RedStorm Scientific is hoping to take the structure prediction world by storm by adding a dose of realism to the current mix of computational approaches.
Proteins aren’t static structures — they bend, wiggle, and squirm — but most algorithms for predicting protein behavior assume that the molecules fold into rigid, unchanging forms. RedStorm is betting that its Fyrestar technology, which accounts for the dynamic behavior of proteins using a thermodynamics-based approach, offers a more accurate means of modeling and designing protein-protein and protein-drug interactions.
The Houston, Texas-based company formally launched in September 2002, but has been readying the Fyrestar technology for commercialization for over two years, said Karin Maxson, director of product development. The software is built upon an algorithm called Corex licensed from the lab of RedStorm co-founder and CSO Vincent Hilser, a theoretical biophysicist at the University of Texas Medical Branch (UTMB) in Galveston. As part of the licensing agreement, RedStorm has access to UTMB’s nuclear magnetic resonance and X-ray crystallography equipment. RedStorm has also secured a partnership with GSE Systems, a software company with clients in the energy and process industries. RedStorm is using GSE’s simulation software and graphical user interface for the commercial version of Fyrestar in exchange for an undisclosed amount of funding.
The finished product uses a combination of theoretical and computational methods to model what Maxson described as “ensembles” of protein conformations — the more than 1040 possible structures that a protein can adopt. “The sum total of all that gives us a really good picture of how the protein behaves,” Maxson said. The result, she said, is a better understanding of the protein’s behavior in solution as well as its biological activity and properties such as immunogenicity, aggregation, and stability.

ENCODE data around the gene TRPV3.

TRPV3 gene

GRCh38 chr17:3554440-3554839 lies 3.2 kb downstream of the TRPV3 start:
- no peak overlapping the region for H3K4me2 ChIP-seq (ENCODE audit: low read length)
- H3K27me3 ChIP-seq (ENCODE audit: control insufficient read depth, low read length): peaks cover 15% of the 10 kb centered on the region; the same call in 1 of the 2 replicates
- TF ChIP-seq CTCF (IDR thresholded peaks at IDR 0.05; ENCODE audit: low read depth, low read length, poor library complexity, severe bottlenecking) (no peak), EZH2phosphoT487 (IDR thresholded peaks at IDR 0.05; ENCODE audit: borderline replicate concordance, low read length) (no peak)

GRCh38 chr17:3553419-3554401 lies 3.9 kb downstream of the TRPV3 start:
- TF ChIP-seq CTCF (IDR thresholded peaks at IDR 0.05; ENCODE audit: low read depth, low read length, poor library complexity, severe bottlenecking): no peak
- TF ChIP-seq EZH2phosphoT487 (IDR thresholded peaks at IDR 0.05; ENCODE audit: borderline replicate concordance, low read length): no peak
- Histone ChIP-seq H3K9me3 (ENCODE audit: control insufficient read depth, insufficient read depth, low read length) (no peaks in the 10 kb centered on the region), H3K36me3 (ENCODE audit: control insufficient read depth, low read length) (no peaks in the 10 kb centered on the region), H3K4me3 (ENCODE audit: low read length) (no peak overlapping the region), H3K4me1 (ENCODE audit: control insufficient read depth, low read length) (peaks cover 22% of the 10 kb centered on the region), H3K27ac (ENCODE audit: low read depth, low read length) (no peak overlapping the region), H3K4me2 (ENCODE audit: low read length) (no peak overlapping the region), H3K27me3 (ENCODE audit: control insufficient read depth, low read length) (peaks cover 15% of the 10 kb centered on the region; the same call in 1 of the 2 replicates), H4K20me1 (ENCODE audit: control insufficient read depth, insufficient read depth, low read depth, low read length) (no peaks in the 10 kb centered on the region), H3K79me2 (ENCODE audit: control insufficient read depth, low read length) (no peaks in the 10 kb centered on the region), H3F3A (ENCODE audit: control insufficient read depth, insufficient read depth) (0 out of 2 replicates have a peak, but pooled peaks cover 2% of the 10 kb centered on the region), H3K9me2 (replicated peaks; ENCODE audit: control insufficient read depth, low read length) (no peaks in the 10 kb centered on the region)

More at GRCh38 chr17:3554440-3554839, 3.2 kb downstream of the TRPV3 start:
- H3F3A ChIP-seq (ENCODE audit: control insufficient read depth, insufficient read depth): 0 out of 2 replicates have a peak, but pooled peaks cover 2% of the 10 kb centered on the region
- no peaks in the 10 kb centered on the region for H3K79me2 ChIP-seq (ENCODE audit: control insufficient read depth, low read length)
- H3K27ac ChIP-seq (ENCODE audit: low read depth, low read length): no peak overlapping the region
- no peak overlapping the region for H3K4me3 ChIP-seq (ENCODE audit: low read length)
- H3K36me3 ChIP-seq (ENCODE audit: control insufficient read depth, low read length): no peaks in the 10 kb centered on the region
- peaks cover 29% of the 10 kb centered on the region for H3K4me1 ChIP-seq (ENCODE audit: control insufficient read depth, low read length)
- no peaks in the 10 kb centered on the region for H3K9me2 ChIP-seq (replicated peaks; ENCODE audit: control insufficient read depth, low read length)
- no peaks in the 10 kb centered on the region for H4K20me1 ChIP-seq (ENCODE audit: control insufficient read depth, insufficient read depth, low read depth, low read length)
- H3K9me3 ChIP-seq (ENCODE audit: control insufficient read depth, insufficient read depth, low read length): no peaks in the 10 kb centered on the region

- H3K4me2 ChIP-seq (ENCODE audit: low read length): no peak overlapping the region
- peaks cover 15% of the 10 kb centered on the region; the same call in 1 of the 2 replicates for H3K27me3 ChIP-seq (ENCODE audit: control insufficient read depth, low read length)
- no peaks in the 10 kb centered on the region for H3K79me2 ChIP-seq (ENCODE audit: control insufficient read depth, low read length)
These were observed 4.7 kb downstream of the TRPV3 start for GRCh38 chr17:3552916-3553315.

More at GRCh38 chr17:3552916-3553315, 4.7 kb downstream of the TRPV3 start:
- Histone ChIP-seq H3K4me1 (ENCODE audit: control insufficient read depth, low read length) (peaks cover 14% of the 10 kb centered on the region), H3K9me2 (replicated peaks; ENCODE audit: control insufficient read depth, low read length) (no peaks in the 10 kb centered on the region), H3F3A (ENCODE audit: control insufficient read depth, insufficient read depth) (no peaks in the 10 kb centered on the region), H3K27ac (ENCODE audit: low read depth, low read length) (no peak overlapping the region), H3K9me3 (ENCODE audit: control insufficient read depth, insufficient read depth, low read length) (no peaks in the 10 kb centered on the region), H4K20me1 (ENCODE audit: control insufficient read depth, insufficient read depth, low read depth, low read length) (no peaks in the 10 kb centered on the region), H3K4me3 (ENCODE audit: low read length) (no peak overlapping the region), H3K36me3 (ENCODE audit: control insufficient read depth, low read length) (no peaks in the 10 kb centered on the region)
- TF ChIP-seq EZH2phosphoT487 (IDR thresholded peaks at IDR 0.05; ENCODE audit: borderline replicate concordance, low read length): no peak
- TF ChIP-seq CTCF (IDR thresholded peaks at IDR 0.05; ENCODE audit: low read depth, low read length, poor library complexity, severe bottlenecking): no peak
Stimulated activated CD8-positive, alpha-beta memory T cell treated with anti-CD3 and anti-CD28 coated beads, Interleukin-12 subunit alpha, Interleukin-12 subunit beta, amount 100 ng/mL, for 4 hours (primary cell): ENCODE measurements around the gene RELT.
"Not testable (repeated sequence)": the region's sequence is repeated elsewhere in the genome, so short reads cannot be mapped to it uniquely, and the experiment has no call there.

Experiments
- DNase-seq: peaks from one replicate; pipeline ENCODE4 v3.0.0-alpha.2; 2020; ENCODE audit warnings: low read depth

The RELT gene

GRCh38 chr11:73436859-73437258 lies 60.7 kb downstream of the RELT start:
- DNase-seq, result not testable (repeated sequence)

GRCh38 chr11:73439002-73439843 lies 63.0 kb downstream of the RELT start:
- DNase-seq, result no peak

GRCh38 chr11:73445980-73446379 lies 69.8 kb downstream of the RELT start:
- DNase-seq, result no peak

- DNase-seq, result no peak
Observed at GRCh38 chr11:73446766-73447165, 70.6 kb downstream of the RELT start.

While small and young, the 10-person company is counting on the scientific novelty of its technology to help it compete in a market that includes companies like Syrrx, Structural Genomix, and the soon-to-merge Structural Bioinformatics and GeneFormatics. The tiny firm boasts two Nobel laureates on its scientific advisory board: Roald Hoffman of Cornell University (Nobel Prize in Chemistry in 1981); and Sheldon Glashow of Boston University (Nobel Prize in Physics, 1979). RedStorm also began a new scientific collaboration in early January with Virgil Woods’ lab at the University of California, San Diego. Woods, an associate professor of medicine, is using Fyrestar in combination with UCSD’s Enhanced Deuterium Exchange Mass Spectroscopy technology to enhance his work in high-throughput protein structure determination.
Ultimately, however, the company is targeting the large pharmaceutical and biotech market for the Fyrestar platform, positioning it as a next-generation tool for rational drug design.
With a small amount of seed funding on hand, along with a modest revenue stream, RedStorm is seeking additional funding, “but we’re hoping to count on revenue instead of venture capital money,” Maxson said.